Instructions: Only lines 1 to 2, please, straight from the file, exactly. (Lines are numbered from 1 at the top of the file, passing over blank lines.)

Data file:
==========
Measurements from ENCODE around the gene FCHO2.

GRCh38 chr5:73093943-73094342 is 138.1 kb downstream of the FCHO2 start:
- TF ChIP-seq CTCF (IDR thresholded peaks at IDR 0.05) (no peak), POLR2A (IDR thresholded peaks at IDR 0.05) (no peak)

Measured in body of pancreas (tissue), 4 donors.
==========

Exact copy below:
Measurements from ENCODE around the gene FCHO2.

GRCh38 chr5:73093943-73094342 is 138.1 kb downstream of the FCHO2 start: